Monday, March 21, 2005

President's Column - Evolution, Creationism and Academic Integrity

Well, if you read Salient from cover-to-cover, you will have read Emily’s column on censorship. Here’s my column on academic integrity.

Earlier this week I was doing the dishes with my flat-mate Ray, who’s an ecology student. Ray’s a fairly switched on character, and our flat conversations are often over my head, leaving me with a semi-glazed look on my face. The dishes conversation that night turned to the evolution / creationism debate in American schools, and the flaws in each of the arguments. As the conversation progressed, and Ray explained each side of the argument to me, the more I realized how much academic integrity and freedom had been impinged upon.

In 1831 Charles Darwin set sail on the HMS Beagle for a five-year voyage around the world, as an unpaid naturalist and companion to the ship’s captain, Robert Fitzroy. During this voyage, Darwin visited the Galápagos Islands in the Pacific Ocean, 1000 kilometres off the coast of South America. It was on these Islands that Darwin noticed there were slight variations in Finches on different islands, while there should have only been one specie, originating from South America. All in all, Darwin identified 13 different species of the bird, differing most markedly in their beak shape. Darwin concluded that the variance in beaks stemmed from the differences in the diet and eating patterns of the different Finches on the different Islands. All the Finches had come from the same origin (South America) and were the same specie, but had been separated for a significant period of time. Rather than the environment changing the characteristics of the Finches, Darwin concluded that only those with the specific characteristics were able to survive in the environment they had been faced with, and the rest simply died out - hence the “survival of the fittest”.

This all seems to me to be fairly plausible, from a scientific perspective. However, there is a significant school of thought which is governed by the biblical book of Gensis, which violently disagrees:

In the beginning God created the heaven and the earth.
And the earth was without form, and void; and darkness was upon the face of the deep. And the Spirit of God moved upon the face of the waters.

(Gensis 1:1-2)

This school of thought (known as “Creationism”) believes that God created the earth and all that is on it in a perfect form (including man that was made in an image of Himself). Since God’s creation is perfect there would be no reason to believe that it would need to evolve to improve it’s standing in it’s environment (as the Darwinist school of thought would lead us to believe). Creationism goes one step further, in linking “the truth about science” to god’s word, as revealed to us through scripture. Subsequently, the importance of studying the bible is paramount, as it cannot be divorced from true science.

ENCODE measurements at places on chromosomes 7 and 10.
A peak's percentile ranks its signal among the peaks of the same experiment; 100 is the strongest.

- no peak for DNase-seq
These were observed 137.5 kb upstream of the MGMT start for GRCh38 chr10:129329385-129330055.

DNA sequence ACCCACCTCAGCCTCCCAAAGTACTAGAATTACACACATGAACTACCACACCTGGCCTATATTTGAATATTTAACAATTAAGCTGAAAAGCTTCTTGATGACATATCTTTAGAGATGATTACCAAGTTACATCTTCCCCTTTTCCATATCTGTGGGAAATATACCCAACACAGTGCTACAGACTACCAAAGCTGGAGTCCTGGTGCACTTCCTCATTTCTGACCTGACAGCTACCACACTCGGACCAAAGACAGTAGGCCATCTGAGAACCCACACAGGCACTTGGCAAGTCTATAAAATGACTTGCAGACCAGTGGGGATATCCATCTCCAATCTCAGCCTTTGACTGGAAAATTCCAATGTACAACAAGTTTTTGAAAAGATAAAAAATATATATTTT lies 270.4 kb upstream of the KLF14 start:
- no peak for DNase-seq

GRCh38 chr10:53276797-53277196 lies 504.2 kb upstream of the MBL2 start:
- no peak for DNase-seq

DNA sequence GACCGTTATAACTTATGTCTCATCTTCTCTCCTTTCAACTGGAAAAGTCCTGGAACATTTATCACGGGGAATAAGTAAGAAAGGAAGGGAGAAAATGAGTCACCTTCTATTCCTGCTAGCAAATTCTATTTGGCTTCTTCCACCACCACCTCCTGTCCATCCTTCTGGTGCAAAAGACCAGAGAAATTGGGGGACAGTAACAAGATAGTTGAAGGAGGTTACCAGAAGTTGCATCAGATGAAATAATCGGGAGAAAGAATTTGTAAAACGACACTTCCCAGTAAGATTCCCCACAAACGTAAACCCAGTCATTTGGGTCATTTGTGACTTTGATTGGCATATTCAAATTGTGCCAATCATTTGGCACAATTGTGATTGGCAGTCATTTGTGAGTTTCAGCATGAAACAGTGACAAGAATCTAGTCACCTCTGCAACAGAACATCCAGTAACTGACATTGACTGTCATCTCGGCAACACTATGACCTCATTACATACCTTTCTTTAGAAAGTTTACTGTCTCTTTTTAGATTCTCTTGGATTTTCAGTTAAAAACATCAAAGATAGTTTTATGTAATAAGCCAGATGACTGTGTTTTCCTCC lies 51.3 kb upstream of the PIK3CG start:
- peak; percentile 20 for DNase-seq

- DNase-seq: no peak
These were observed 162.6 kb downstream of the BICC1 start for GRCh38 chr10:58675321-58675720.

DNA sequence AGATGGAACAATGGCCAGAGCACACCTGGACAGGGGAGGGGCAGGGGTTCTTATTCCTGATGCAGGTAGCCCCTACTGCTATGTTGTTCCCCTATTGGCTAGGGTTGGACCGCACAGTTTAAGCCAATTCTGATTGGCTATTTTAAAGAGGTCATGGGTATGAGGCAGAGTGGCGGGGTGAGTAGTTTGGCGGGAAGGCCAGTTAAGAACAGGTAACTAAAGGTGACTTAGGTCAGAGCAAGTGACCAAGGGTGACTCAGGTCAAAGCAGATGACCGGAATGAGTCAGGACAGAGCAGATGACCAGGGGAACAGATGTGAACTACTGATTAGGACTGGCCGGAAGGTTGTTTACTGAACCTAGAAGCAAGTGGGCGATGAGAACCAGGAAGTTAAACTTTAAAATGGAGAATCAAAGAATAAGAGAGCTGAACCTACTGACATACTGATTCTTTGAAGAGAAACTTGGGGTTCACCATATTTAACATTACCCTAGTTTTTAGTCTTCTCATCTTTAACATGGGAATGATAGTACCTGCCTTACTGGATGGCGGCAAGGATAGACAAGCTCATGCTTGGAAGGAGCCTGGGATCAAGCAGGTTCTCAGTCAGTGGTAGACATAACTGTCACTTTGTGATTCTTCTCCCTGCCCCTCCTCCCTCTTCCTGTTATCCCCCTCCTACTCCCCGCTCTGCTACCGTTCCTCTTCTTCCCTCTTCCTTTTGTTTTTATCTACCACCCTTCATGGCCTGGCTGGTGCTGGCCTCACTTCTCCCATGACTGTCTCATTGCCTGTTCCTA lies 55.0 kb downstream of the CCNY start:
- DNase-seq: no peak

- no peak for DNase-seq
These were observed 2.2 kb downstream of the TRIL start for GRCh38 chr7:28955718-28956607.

OK, granted that’s a very simple and rough explanation, but there is significant debate in the United States as to weather each of these theories can be or should be taught in public schools. The Darwinists site numerous scientific flaws in the creationist argument (such as those raised by Darwin), while the Creationists site the fact that evolution has never been indisputably proved beyond a theory (similar to, say, the theory of gravity, for example).

Does this fly? I’m neither a biologist, nor a theologian, but this is not a peer-reviewed academic journal, so I can basically spout on about whatever the hell I want (within reason of course). I would say there is very little evidence outside of the bible to support the Creationist argument, although Creationists would argue that that would suffice. There is, however, significant research to show a natural evolution of different species. However, this does not mean that I think only evolution should be taught in schools.

If academics (or teachers or religious leaders) were to say that one theory is right, and all other theories should be destined to the dustbin of time, then students of whatever discipline are never going to be able to learn from other’s mistakes. In order for a theory such as evolution to be taught comprehensively, one most also understand the conflicting theories (this is not to say anything bad about any of the academic staff in the School of Biological Sciences) – this gives a more well rounded education, and makes students more apt at handling everyday life.

Of course there is one ultimate irony in all of this: Darwin was originally trained as a theologian.
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